The Benefits of Organized Child Care Arrangements

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Over the past 40 years, American parenting culture has undergone a great change. Today, fewer than one in three children have a full-time, stay-at-home parent, while in 1975, only a generation ago, more than half of all children had a stay-at-home parent, usually the mother.

That has led to the rise of the organized childcare arrangement. Almost 25% of children under the age of five are involved in one and parts of the arrangement include a daycare service, nurseries, and preschools.

Whether they contribute more or less than the stay at home parent model, organized child care arrangements can substantially benefit children, particularly at-risk youth. These statistics show the value:

  • 25% of at-risk children are more likely to drop out of high school if they do not get a quality preschool education.
  • They are 40% more likely to be a teen parent.
  • They are 60% more likely to not go to college.
  • They are 70% more likely to be arrested for committing a violent crime.

The parallels between organized childcare arrangements and brain development are not hard to draw. 700 new neural connections are formed every second during the early years of a child?s life. The early years are defined as the first few years of a life of a child.

A child?s brain develops fast and correct care and nurturing can help it develop in areas that may be beneficial down the road. The return on investment for each child who attends preschool programs is between $2 and $4 for every single dollar. This means that each year?s preschool cohort has a ROI of up to $150 billion over their cumulative lifetimes.

A daycare service offers opportunities that parents may not have the time to take on. For instance, reading aloud?which is a crucial activity for brain development?only occurs routinely in 50% of the households of infants and toddlers. And it?s not just day care centers either.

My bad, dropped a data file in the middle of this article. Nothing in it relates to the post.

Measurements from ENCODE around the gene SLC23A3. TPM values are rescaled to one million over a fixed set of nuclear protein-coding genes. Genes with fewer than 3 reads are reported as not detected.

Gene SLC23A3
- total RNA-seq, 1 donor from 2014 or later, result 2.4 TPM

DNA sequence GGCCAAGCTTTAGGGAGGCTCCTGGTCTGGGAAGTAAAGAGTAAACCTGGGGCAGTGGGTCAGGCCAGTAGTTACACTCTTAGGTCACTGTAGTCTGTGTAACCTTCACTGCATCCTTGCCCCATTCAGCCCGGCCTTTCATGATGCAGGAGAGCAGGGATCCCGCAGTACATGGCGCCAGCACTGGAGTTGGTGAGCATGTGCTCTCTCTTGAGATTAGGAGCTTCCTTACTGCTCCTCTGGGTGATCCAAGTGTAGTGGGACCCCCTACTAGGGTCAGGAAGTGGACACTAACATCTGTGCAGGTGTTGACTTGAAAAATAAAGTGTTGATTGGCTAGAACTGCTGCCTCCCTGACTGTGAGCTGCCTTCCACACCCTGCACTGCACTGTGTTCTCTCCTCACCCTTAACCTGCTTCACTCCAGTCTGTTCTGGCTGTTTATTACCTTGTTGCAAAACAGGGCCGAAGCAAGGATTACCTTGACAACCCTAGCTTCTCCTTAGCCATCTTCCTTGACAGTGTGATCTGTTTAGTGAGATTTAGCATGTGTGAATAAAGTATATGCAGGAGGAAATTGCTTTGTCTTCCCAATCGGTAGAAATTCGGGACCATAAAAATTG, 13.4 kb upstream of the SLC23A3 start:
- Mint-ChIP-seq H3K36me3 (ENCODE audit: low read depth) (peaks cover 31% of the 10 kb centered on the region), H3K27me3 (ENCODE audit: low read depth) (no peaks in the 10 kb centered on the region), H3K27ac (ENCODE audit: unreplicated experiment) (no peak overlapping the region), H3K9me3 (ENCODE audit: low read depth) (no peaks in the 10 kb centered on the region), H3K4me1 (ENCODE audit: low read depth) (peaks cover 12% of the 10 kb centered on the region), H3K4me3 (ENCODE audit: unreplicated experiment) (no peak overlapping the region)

Only 10.2 million children are in after school programs, but the parents of 19.4 million children say their children would participate in an after school program if one were available. This is not an uncommon line of thought amidst parents when it comes to child care. More than two-thirds of Americans agree that government or businesses should do more to fund child care for working parents.

The effects may be skewed to those who have a lower gross income than others. A Pew Research Center report found that families earning less than $18,000 annually spend about 40% of their income on childcare, compared to 7.2% of income for all families.

Organized child care arrangements, as through a child care service or child care center, benefit those involved, according to statistics. While there has been a certain shift in the culture away from the stay at home parent, children benefit short-term and long-term from an organized child care arrangement, especially those considered at-risk. A daycare service provides additional options for parents.

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